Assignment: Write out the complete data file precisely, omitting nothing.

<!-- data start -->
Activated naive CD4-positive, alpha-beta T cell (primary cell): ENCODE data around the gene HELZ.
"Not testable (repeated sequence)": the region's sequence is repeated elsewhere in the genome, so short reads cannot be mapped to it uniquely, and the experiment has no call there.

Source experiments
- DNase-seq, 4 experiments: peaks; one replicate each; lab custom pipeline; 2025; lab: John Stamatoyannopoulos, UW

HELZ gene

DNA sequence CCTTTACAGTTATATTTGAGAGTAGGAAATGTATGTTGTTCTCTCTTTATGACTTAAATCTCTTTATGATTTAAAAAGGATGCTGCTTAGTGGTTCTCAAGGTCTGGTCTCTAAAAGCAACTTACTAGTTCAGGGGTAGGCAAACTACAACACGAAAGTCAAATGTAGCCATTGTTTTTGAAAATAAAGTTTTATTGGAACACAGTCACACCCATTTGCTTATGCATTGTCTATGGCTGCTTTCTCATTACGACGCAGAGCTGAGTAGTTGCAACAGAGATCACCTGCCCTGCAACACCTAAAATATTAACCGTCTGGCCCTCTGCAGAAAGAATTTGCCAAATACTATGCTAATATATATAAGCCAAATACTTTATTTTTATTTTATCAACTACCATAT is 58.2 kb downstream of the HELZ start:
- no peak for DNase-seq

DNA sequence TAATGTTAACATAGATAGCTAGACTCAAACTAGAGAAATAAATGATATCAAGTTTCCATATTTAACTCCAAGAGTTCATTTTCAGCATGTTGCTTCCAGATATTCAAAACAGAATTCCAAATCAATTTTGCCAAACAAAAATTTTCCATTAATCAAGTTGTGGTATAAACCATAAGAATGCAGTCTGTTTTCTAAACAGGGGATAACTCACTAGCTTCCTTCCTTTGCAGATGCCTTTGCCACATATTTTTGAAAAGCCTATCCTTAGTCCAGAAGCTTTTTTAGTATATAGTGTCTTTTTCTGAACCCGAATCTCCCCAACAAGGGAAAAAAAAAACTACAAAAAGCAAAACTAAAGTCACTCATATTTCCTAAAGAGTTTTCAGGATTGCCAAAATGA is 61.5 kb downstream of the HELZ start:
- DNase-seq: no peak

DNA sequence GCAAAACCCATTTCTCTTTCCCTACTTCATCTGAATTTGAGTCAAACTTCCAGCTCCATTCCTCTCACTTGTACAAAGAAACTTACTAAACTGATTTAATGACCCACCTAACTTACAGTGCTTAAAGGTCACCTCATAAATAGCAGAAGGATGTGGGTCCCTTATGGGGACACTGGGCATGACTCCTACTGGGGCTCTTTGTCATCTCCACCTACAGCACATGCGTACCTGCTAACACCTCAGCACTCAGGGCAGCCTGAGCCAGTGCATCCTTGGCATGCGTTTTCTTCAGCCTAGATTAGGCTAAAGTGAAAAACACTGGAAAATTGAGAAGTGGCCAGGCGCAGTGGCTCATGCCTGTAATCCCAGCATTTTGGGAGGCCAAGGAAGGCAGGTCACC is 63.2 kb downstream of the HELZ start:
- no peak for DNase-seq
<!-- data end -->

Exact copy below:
Activated naive CD4-positive, alpha-beta T cell (primary cell): ENCODE data around the gene HELZ.
"Not testable (repeated sequence)": the region's sequence is repeated elsewhere in the genome, so short reads cannot be mapped to it uniquely, and the experiment has no call there.

Source experiments
- DNase-seq, 4 experiments: peaks; one replicate each; lab custom pipeline; 2025; lab: John Stamatoyannopoulos, UW

HELZ gene

DNA sequence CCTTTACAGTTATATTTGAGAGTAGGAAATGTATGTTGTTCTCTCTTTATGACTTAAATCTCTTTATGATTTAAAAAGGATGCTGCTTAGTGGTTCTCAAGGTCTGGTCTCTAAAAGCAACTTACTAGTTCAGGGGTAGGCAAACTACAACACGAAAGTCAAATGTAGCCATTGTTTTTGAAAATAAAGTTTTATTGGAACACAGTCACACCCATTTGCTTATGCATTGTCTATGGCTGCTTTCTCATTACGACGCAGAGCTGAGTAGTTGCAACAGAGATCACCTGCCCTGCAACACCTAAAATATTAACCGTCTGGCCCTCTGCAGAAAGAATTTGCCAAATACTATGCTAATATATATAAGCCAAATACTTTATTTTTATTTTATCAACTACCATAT is 58.2 kb downstream of the HELZ start:
- no peak for DNase-seq

DNA sequence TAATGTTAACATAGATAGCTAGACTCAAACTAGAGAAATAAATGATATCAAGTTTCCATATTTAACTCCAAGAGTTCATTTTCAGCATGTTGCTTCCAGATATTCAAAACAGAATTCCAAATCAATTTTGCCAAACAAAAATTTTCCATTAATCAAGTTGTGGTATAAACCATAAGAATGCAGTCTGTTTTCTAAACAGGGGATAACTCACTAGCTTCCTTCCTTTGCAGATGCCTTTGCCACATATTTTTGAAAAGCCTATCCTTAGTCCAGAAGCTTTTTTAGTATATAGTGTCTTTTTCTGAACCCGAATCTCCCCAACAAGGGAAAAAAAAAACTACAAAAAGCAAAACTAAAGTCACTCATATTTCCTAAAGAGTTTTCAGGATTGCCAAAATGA is 61.5 kb downstream of the HELZ start:
- DNase-seq: no peak

DNA sequence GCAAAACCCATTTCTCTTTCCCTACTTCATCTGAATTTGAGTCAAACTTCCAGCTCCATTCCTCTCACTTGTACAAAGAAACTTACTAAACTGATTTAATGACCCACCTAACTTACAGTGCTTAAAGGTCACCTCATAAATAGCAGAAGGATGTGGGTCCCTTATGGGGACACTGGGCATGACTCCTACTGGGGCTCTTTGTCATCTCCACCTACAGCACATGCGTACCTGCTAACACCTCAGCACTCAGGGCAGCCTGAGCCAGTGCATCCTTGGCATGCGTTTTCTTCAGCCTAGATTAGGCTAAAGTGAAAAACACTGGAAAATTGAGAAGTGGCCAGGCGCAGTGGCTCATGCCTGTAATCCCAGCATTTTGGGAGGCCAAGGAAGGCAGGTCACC is 63.2 kb downstream of the HELZ start:
- no peak for DNase-seq